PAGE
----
Measure Efficiency: Permanent IR Systems

Can I measure flare efficiency? > Measure Efficiency: Permanent IR Systems


A permanent IR system provides automatic monitoring of the flare system to ensure a reliable operation at all times. It is an optical system based on a real-time measurement of the wavelength of a distance source. Permanent IR can be applied to various flare types and sizes. Typically it is used to ensure functionality of the flare or pilot from a safe distance and is not a direct measurement of methane emissions, but changes in the flare performance may be indicative of changes to the efficiency.


How it Works

  • Distant optical measurement of wavelength of a source
  • An IR sensor is set to a wavelength in which infrared energy from the flame is visible
  • If the IR sensor reaches the threshold of the infrared energy associated with a flame, it means that the pilot flare is lit
  • If the IR energy falls below this threshold, the area may still be hot but there is no longer a flame present
  • Detection of the absence of a flame will trigger an alarm


  • No direct access/physical contact to source required

  • Reliable 24/7 operation for monitoring gas flares by proven technology

  • Distances up to ¼ mile (400 meters) or even more possible

  • Applicable for various flare types: ground flares, elevated flares, offshore, staged

  • Immediate detection of extinguished pilot or permanent flames with direct alarming for quickest possible flame restart or stop of the gas flow

  • Installation in safe distance of the flare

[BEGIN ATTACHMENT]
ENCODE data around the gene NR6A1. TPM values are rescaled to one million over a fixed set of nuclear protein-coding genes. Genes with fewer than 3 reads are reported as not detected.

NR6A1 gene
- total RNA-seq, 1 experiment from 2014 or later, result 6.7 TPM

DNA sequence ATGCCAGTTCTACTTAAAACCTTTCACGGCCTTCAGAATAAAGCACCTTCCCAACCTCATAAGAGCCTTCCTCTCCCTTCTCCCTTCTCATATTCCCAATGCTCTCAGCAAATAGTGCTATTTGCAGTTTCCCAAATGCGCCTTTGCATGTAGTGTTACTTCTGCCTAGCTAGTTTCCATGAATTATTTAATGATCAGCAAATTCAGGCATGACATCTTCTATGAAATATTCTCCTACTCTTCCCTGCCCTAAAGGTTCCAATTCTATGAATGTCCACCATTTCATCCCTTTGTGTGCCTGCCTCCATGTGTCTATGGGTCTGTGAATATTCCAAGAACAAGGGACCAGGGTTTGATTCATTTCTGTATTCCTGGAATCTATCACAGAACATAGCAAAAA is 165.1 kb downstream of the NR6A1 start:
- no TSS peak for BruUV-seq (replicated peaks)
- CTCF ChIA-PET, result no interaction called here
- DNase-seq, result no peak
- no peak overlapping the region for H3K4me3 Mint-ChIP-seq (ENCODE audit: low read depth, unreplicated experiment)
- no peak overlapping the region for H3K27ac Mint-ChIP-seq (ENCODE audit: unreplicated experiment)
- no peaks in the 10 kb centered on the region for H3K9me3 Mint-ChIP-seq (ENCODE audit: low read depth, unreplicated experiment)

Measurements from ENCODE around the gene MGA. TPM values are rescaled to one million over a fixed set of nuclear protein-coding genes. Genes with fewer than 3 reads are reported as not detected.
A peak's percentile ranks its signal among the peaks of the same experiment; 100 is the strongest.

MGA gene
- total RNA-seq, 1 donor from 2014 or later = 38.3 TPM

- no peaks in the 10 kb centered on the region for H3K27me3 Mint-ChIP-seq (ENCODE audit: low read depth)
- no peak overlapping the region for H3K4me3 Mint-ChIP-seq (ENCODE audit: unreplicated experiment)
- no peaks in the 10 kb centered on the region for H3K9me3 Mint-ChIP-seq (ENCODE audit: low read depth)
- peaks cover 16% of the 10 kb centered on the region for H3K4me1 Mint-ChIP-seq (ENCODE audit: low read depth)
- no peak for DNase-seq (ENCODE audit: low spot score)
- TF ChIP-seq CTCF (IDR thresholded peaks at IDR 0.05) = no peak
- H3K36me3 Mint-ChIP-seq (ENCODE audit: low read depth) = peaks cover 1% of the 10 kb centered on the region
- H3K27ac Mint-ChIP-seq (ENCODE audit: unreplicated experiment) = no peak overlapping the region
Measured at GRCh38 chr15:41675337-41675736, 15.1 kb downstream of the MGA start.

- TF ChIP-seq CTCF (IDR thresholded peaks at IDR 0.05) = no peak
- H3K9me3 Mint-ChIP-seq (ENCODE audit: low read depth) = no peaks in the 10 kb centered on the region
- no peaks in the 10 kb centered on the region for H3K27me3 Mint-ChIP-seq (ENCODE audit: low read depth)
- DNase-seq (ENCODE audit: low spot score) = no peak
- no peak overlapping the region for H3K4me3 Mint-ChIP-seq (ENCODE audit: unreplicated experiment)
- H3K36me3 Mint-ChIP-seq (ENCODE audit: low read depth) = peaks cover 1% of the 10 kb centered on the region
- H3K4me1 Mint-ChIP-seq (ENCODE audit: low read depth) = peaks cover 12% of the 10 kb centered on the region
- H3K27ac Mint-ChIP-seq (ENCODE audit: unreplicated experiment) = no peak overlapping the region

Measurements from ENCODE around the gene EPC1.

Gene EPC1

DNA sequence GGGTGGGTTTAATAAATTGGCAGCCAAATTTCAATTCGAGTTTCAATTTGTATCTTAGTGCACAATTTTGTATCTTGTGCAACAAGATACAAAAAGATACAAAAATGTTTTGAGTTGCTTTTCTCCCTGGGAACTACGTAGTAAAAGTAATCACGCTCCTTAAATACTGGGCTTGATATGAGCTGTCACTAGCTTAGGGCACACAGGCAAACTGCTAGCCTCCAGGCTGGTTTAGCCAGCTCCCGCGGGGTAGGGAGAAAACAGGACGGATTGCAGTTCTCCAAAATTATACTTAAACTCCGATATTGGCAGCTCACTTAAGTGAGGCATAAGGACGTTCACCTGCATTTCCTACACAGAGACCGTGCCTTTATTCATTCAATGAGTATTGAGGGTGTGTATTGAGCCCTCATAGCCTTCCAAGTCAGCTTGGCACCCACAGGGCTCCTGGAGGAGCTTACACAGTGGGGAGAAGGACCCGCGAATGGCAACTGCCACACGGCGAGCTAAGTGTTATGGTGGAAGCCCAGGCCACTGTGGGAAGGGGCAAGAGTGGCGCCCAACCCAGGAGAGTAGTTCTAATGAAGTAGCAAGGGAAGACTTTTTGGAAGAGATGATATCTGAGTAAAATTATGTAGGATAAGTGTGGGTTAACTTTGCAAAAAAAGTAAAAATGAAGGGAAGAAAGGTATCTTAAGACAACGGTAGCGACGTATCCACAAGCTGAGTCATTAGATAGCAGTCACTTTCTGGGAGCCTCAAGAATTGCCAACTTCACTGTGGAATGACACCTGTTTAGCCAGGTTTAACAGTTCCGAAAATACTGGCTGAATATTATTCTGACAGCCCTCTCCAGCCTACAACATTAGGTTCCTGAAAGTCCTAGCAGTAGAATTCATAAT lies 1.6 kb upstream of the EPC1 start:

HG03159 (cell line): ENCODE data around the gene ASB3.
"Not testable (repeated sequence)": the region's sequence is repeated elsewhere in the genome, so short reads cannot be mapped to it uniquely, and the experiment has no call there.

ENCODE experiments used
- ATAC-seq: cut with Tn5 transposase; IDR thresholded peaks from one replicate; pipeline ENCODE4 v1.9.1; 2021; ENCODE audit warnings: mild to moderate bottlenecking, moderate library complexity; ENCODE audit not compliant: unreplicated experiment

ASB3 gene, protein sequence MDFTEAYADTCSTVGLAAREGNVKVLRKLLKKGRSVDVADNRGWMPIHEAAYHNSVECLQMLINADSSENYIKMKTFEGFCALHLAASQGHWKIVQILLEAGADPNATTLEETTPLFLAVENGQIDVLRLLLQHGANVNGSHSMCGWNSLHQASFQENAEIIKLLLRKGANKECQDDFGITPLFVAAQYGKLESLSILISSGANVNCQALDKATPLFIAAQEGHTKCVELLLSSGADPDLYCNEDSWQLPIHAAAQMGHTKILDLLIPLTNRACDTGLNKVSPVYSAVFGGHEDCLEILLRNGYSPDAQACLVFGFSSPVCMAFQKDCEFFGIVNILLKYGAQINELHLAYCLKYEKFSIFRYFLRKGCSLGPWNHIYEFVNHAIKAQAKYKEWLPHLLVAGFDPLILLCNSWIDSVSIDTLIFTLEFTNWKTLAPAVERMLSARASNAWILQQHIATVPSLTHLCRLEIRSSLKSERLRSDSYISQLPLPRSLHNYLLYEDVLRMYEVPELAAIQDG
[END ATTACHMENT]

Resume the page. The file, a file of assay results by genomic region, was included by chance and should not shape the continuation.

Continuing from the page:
• Operates in range of conditions, day & night

  • Easy access for maintenance

  • Easy to install and upgrade existing facilities, scalable

  • Installation of a pan-tilt system can allow for monitoring of more than one flare at a time


  • Not a direct measurement of methane emissions

  • Needs a clear line of sight

  • Does not provide any detailed information about the quality of combustion but rather only the operational status (on/off)

  • Some limitations in severe weather conditions (e.g. heavy fog/heavy rain)

Case study

In a facility with two flare stacks a permanent IR system is installed. The pilot of each flare is monitored by an individual IR camera which is mounted in a safe distance to the flare as illustrated in the figure below. Its location close to the ground provides easy access for maintenance operation. The signals from the cameras are linked to a server with database and a web server. Information is then transferred to the plant intranet which feeds a signal light to show the operational status. The information is also accessible from the operations room. This setup ensure the continuous operation of the pilot and enables the operator to react quickly on any problems encountered.

Image courtesy of Automation Technology


Spectrometry is the observation and measurement of wavelengths of light or other electromagnetic radiation. Once a range of wavelengths, or a spectrum, for a gas mixture has been measured, by observing the intensity or amplitude of individual wavelengths, the method allows for determination of chemical composition of that gas mixture. Spectrometry is typically performed with the use of a spectrometer which is an instrument that separates and measures the spectral components of the sample or object being studied. Various types exist, but the most used are either a mass spectrometer or an optical spectrometer. Spectrometry techniques may be used for process control - such as determining the composition of flared gas, or for environmental measurements such as determination of combustion efficiency.

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